State Plans Cut in Quake Premiums
The California Earthquake Authority on Thursday proposed changes in premiums for next year that would result in an average rate reduction of 22 percent statewide. The reduction would be the first since 1999, when premiums were cut by 4.5 percent. The state hasn’t been hit by a major temblor in more than a decade, enabling the earthquake authority , which underwrites two-thirds of the earthquake insurance in California , to build its cash reserves. It now has the ability to handle damage claims of as much as $7.2 billion, the Los Angeles Times reported. The proposed rates, which must be approved by Insurance Commissioner John Garamendi, would vary greatly across the state.
Getty Leader’s Chief of Staff to Quit by Year-End
Jill Murphy, the controversial chief of staff for J. Paul Getty Trust Chief Executive Barry Munitz, disclosed Thursday that she will leave her post by the end of the year. Murphy announced the departure to her staff in the afternoon after describing her plans in an e-mail to the Los Angeles Times. In the e-mail, she summarized a letter written in November to Munitz, saying that they had agreed on a plan for her exit. Some said her broad power and brusque management style drew complaints from current and former Getty employees, who blamed her for internal tension and low morale. Nevertheless, Murphy said in her e-mail Thursday that the decision to leave was hers.
Police Issue Warning to ‘Geeks’
Agents of the computer-fixing “Geek Squad” wear badges and uniforms and drive black and white cars a look the California Highway Patrol fears too closely resembles actual police officers, the Associated Press reported. So, Best Buy Co. Inc. is repainting its “Geek Squad” Beetles throughout California to comply with the highway patrol’s request that the vehicles not look so much like their patrol cars, the company said Thursday. Police said they don’t know of any law enforcement divisions that use Beetles but wanted to avoid any cases of mistaken identity.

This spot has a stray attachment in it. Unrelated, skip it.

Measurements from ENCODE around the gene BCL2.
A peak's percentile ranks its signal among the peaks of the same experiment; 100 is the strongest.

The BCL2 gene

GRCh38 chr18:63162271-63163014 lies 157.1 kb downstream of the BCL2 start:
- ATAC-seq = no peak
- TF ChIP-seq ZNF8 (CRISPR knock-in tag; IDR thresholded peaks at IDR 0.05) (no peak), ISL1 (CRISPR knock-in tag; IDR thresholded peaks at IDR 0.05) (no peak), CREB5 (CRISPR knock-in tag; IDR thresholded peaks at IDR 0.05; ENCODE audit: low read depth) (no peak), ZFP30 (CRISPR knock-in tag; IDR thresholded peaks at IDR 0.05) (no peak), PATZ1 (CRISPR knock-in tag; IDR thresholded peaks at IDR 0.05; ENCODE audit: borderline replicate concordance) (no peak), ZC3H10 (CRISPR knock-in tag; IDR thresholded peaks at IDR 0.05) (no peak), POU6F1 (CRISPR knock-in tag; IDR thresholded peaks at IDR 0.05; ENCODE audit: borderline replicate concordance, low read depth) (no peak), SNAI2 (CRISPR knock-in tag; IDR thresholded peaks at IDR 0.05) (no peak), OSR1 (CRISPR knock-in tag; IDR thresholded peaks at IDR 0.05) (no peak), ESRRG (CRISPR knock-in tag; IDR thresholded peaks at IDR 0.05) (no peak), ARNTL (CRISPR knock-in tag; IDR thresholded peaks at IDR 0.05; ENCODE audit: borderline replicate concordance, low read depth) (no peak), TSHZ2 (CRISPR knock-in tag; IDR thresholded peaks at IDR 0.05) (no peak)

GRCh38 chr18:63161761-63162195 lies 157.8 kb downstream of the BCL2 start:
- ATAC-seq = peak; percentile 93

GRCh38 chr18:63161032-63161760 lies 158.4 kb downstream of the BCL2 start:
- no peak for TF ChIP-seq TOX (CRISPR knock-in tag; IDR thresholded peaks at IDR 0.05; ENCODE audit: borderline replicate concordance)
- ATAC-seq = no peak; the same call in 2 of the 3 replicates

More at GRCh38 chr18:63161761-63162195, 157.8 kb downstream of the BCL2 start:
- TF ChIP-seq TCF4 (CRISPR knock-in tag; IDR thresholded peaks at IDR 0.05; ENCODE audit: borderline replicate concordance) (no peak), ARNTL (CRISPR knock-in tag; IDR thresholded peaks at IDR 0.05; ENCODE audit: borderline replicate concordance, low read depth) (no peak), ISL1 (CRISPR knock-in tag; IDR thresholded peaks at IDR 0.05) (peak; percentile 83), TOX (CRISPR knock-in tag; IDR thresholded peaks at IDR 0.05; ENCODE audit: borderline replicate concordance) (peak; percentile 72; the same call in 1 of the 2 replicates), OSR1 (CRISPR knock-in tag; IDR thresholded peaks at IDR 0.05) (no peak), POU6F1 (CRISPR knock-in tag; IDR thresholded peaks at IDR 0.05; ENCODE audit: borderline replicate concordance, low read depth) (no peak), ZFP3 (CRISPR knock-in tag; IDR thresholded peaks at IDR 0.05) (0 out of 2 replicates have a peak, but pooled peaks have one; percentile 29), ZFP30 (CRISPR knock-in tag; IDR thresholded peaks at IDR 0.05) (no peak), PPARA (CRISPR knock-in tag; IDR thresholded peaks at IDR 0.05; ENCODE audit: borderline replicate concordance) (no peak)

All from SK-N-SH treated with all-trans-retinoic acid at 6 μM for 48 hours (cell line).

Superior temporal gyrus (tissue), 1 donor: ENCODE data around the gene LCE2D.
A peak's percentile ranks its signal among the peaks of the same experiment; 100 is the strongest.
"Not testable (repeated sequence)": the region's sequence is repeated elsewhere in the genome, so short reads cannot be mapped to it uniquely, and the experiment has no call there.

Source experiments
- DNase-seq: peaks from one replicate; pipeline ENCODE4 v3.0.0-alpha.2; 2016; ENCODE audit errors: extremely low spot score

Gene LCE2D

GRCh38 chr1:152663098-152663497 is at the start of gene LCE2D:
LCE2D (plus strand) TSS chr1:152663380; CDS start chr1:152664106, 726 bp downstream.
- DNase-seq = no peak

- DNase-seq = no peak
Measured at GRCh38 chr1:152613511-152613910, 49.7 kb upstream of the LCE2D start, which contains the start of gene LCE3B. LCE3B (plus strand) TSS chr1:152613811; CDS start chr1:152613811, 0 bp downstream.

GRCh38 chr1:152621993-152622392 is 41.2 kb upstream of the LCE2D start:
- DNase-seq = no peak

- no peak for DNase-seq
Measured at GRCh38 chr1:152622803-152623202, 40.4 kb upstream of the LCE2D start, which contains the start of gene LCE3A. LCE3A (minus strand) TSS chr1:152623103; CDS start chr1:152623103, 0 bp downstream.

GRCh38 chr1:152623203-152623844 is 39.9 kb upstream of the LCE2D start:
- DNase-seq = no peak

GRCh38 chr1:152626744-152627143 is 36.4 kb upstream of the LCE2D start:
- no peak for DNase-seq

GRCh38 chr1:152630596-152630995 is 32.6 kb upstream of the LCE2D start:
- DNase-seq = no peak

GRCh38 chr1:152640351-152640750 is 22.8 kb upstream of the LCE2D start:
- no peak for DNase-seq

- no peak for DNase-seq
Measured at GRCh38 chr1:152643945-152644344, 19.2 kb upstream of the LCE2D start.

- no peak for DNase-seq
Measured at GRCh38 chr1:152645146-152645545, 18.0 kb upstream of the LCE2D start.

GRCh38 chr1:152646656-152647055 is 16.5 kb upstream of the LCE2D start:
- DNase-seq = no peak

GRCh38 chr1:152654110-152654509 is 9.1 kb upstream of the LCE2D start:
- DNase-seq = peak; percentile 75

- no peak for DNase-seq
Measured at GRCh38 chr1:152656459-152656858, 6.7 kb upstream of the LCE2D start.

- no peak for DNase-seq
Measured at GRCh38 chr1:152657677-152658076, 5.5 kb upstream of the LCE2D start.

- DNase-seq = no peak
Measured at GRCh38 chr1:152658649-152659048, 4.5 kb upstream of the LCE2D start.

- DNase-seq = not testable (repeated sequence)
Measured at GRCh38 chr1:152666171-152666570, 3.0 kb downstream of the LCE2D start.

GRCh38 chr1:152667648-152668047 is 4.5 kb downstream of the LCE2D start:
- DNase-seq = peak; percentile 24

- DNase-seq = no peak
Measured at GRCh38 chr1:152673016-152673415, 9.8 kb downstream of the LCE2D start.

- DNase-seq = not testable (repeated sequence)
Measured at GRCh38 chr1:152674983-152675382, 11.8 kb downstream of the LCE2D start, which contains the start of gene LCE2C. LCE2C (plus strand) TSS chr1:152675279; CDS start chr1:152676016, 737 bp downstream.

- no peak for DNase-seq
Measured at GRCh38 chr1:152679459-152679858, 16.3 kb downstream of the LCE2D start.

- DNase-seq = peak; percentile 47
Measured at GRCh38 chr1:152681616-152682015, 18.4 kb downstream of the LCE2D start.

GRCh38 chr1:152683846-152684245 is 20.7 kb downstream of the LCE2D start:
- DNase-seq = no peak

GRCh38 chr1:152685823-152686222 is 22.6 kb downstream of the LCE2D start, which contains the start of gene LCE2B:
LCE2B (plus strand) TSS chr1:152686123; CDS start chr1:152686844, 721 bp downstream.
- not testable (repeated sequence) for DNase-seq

Rancho Palos Verdes Parkland Deal Nears Reality
A state panel approved a $10 million grant Thursday toward the acquisition of 463 acres of Rancho Palos Verdes parkland, bringing the widely held vision of a 1,000-acre nature preserve closer to fruition. The Wildlife Conservation Board approved the grant, the largest remaining part of the funding for the large piece of coastal open space. The $10 million in state funding comes from voter-approved Proposition 50, the Water Security, Clean Drinking Water, Coastal and Beach Protection Fund of 2002. The money will go toward the purchase of two parcels of land owned by Orange County developer Barry Hon, the Daily Breeze reported.
Former Bandmates Again Sue Axl Rose
Former Guns N’ Roses members Slash and Duff, known as Saul Hudson and Michael McKagan, are suing band leader Axl Rose for the second time in less than two years. The complaint, filed Aug. 17, alleges that in May, Rose fraudulently named himself sole administrator of the band’s copyrights, jilting his former partners out of their share of revenue that is said to total about $500,000 a year. The filing claims that Rose directed ASCAP to send all publishing royalties to Rose’s publishing company. The plaintiffs allege that they have been excluded from their shares of at least $92,000 in royalties collected in one quarter of 2005, the Los Angeles Times reported. Rose’s lawyer, said the singer had asked to receive only his portion of royalties, and that the overpayment was due to a clerical error by the society.